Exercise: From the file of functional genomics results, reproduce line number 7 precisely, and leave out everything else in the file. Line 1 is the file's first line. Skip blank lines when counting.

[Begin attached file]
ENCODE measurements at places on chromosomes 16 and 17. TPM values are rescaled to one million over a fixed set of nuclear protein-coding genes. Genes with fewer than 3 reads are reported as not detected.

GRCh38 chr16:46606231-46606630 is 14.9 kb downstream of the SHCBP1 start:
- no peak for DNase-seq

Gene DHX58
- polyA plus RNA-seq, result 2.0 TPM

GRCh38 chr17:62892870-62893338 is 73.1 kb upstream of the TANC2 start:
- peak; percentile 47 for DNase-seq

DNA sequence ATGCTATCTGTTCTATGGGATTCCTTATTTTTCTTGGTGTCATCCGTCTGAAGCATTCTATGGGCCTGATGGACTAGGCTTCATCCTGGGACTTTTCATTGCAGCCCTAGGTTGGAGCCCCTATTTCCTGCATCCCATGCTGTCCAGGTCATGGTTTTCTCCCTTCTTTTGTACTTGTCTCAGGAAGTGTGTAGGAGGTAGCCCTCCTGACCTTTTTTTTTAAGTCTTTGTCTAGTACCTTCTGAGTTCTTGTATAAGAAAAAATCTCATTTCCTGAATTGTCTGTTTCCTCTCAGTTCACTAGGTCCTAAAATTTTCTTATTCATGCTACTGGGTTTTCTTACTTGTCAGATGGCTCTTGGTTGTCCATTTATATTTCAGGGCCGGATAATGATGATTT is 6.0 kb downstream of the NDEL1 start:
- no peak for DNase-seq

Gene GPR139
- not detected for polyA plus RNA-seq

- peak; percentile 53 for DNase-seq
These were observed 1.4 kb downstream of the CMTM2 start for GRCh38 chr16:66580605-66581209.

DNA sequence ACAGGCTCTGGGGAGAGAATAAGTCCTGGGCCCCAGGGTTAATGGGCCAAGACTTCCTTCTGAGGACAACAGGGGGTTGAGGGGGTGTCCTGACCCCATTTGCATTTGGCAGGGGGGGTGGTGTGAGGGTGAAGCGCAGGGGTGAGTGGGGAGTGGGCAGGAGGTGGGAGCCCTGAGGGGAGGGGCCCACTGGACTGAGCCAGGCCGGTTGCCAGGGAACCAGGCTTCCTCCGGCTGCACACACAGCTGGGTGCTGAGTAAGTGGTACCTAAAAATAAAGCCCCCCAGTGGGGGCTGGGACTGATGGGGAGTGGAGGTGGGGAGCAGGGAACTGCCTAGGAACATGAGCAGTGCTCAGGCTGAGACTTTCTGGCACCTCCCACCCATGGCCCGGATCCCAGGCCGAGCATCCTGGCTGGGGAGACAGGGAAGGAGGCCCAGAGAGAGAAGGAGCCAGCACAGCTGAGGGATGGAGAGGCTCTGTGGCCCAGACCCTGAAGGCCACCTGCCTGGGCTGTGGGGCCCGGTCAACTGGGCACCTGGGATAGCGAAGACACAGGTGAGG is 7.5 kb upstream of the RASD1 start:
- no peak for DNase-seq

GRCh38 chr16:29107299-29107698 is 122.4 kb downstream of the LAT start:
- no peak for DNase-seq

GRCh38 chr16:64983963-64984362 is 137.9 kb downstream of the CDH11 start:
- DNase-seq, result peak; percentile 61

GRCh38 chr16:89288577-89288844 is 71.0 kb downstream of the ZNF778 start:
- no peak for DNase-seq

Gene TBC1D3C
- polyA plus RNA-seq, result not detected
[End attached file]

- peak; percentile 47 for DNase-seq